Results 1 to 7 of 7

Math Help - Isomorphism Theorems

  1. #1
    Member
    Joined
    Dec 2009
    Posts
    171

    Isomorphism Theorems

    The problem is:
    Let G be a group of order 12 ( o(G)=12).
    Let's assume that G has a normal sub-group of order 3 and let a be her generator ( <a>=G ).

    In the previous parts of the questions i've proved that:
    1a. a has 2 different conjucates in G and o(N(a))=6 or o(N(a))=12 (N(a) is the normalizer of a)
    1b. there is a b in G of order 2 who is commutative with a: ab=ba
    1c. if o(N(a))=6 then N(a) is a group of order 6 that is generated by ab ( <ab>=N(a) )
    1d. Prove that b is in the center of the group G (C(G)) . There's a clue: notice that b is in
    N(a).

    I don't under stand how to prove this one:
    2. prove that if 2 doesn't divide o(C(G)) then G is isomorphic to A4 (A4 is the group of all even permutations)...
    We know that G has no normal sub groups of order 3... We know that G is isomorphic to a subgroup of S4...But how can we know that the image is A4?

    Help is needed!
    TNX
    Follow Math Help Forum on Facebook and Google+

  2. #2
    Banned
    Joined
    Oct 2009
    Posts
    4,261
    Thanks
    2
    Quote Originally Posted by WannaBe View Post
    The problem is:
    Let G be a group of order 12 ( o(G)=12).
    Let's assume that G has a normal sub-group of order 3 and let a be her generator ( <a>=G ).

    In the previous parts of the questions i've proved that:
    1a. a has 2 different conjucates in G and o(N(a))=6 or o(N(a))=12 (N(a) is the normalizer of a)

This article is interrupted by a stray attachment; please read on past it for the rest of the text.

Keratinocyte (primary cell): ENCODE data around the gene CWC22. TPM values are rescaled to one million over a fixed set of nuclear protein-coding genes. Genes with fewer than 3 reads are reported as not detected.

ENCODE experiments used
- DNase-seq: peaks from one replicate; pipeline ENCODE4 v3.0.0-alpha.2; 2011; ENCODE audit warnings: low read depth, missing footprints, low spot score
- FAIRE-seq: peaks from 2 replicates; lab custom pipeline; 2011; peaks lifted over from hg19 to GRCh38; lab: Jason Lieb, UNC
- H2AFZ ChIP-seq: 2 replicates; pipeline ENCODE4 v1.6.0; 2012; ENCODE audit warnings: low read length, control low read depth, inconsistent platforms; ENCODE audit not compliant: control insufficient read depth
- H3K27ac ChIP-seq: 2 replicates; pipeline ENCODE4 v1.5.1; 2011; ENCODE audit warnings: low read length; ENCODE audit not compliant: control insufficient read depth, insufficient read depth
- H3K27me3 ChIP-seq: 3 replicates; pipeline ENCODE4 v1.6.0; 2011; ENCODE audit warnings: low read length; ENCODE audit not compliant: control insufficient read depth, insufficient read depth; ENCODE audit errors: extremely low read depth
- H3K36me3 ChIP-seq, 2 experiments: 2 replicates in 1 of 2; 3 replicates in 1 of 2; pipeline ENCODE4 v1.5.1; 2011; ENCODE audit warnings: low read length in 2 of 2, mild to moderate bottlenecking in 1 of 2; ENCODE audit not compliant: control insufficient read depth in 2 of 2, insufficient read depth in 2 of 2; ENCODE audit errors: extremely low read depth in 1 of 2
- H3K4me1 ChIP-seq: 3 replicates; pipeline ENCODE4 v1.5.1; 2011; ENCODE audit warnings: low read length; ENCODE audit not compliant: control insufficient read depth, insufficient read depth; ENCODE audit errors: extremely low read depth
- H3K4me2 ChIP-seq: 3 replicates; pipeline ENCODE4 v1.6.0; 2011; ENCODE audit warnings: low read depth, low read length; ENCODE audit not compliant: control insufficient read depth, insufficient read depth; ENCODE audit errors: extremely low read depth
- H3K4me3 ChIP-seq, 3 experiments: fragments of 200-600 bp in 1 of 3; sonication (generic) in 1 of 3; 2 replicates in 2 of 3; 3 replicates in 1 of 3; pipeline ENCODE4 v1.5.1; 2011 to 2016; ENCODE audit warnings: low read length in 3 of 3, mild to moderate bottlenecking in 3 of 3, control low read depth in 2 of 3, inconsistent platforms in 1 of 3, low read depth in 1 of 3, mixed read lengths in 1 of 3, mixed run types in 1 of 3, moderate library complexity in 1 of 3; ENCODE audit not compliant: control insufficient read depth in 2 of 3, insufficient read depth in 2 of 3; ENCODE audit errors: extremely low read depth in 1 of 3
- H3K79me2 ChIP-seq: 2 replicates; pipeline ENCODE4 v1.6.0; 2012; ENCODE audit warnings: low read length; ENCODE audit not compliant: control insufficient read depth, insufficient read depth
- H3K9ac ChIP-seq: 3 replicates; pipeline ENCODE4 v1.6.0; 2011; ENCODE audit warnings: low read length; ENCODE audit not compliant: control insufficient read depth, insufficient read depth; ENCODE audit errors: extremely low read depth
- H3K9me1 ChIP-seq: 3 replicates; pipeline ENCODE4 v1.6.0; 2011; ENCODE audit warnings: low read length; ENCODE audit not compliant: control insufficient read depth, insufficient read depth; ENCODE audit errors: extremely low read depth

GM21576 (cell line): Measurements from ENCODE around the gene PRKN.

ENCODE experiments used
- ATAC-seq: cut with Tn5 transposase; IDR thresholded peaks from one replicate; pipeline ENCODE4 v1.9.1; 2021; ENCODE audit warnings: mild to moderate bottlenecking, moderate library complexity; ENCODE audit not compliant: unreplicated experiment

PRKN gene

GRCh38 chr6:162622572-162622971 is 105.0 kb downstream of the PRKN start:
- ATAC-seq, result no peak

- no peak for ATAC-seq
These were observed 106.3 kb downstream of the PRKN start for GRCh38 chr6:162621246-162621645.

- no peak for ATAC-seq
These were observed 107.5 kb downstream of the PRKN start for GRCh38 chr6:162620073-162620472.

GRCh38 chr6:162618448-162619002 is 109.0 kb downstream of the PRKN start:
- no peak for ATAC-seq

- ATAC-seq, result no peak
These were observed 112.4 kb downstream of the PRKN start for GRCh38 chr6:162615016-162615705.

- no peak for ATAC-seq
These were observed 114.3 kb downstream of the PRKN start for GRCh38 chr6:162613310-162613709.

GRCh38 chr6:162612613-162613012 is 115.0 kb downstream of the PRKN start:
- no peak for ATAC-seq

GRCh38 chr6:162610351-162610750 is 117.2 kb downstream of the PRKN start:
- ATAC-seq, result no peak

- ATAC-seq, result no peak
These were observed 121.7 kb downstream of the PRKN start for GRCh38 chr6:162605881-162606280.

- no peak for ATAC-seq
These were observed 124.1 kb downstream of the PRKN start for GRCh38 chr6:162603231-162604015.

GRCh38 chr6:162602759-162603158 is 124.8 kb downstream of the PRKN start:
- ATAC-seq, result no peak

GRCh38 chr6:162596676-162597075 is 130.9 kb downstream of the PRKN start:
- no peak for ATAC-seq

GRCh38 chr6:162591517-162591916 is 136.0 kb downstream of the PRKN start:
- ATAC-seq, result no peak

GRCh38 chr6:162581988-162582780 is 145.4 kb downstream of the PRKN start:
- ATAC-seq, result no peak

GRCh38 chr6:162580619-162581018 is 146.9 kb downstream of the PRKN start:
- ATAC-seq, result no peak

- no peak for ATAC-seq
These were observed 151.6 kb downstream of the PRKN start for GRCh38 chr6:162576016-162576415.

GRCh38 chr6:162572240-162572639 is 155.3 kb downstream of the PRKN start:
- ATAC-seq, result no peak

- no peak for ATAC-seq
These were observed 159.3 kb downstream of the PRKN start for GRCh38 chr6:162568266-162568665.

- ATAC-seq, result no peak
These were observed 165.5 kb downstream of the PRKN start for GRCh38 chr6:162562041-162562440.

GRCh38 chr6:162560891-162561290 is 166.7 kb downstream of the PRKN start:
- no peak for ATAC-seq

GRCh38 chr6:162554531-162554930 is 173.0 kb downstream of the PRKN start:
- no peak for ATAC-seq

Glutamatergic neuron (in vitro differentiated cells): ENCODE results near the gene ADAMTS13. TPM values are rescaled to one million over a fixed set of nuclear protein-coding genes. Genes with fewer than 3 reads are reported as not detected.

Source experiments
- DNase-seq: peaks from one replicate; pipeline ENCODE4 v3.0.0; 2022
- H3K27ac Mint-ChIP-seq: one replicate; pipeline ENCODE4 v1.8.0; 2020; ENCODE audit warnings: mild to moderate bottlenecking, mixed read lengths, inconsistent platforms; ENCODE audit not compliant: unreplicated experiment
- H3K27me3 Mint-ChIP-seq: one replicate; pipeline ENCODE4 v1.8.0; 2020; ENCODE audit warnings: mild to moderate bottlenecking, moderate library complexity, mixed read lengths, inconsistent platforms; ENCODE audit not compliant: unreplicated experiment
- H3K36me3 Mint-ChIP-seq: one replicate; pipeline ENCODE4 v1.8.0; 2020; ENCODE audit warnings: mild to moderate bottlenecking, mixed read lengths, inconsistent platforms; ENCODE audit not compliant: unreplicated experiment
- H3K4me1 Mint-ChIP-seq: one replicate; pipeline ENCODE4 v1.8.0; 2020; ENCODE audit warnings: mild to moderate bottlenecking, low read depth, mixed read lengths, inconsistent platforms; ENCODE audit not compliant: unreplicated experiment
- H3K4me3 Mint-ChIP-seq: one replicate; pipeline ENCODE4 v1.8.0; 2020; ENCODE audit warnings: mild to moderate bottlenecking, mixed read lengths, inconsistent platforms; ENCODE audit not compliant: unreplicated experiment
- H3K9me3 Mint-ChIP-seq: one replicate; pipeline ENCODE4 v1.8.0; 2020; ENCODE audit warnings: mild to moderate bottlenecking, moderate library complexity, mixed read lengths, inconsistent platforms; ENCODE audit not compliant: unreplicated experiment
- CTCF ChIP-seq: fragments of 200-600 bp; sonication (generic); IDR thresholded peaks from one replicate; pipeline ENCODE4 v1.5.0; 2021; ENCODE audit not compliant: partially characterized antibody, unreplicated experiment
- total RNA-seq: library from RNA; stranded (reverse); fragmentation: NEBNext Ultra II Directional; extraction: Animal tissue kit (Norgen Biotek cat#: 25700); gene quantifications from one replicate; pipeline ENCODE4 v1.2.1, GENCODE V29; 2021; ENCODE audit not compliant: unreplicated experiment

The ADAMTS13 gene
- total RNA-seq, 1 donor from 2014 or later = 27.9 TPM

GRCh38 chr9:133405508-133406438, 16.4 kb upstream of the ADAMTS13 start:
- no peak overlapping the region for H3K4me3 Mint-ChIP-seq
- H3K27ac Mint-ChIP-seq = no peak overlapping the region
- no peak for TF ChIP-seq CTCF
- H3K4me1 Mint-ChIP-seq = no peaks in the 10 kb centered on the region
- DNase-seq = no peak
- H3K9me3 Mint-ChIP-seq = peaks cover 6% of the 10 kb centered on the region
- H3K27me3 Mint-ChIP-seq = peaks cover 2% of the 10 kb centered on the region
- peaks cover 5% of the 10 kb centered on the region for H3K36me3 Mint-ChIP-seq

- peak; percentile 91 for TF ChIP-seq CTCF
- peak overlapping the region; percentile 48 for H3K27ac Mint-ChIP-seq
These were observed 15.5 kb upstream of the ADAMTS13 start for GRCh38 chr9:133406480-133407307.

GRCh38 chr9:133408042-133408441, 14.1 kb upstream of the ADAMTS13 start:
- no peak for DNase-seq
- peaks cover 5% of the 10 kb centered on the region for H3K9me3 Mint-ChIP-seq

1b. there is a b in G of order 2 who is commutative with a: ab=ba
    1c. if o(N(a))=6 then N(a) is a group of order 6 that is generated by ab ( <ab>=N(a) )
    1d. Prove that b is in the center of the group G (C(G)) . There's a clue: notice that b is in
    N(a).

    I don't under stand how to prove this one:
    2. prove that if 2 doesn't divide o(C(G)) then G is isomorphic to A4 (A4 is the group of all even permutations)...
    We know that G has no normal sub groups of order 3... We know that G is isomorphic to a subgroup of S4...But how can we know that the image is A4?

    Help is needed!
    TNX

    I'm confused: at the beginning it is given that "Let's assume that G has a normal sub-group of order 3 and let a be her generator ( <a>=G ).", but this is absurd: I think they meant a is the generator of the normal sbgp. of order 3, not of G.
    Also, in (2), whatever the conditions are, it can't be G\cong A_4 , since A_4 has no normal sbgp. of order 3, as given at the beginning...check this and write back with al the conditions clearluy stated.

    Tonio
    Follow Math Help Forum on Facebook and Google+

  3. #3
    Member
    Joined
    Dec 2009
    Posts
    171
    1 and 2 have different assumptions!!!
    The only thing we know in 2 is that 2 doesn't divide o(C(G)) and that o(C(G))=12 ...That's it! We use 1 only to get a contradiction when we assume G has a normal sbgrp of order 3... !!!
    Follow Math Help Forum on Facebook and Google+

  4. #4
    Banned
    Joined
    Oct 2009
    Posts